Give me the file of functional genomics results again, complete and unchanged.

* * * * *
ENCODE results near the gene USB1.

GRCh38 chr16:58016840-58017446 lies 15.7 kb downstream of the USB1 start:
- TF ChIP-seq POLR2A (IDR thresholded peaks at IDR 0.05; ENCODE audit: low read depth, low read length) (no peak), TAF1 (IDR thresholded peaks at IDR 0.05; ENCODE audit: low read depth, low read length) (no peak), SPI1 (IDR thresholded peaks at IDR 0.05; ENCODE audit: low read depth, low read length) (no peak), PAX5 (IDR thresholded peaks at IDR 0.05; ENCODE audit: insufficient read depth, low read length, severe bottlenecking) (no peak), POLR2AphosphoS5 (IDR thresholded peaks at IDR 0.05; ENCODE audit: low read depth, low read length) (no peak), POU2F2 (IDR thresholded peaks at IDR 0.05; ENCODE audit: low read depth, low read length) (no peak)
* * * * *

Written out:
ENCODE results near the gene USB1.

GRCh38 chr16:58016840-58017446 lies 15.7 kb downstream of the USB1 start:
- TF ChIP-seq POLR2A (IDR thresholded peaks at IDR 0.05; ENCODE audit: low read depth, low read length) (no peak), TAF1 (IDR thresholded peaks at IDR 0.05; ENCODE audit: low read depth, low read length) (no peak), SPI1 (IDR thresholded peaks at IDR 0.05; ENCODE audit: low read depth, low read length) (no peak), PAX5 (IDR thresholded peaks at IDR 0.05; ENCODE audit: insufficient read depth, low read length, severe bottlenecking) (no peak), POLR2AphosphoS5 (IDR thresholded peaks at IDR 0.05; ENCODE audit: low read depth, low read length) (no peak), POU2F2 (IDR thresholded peaks at IDR 0.05; ENCODE audit: low read depth, low read length) (no peak)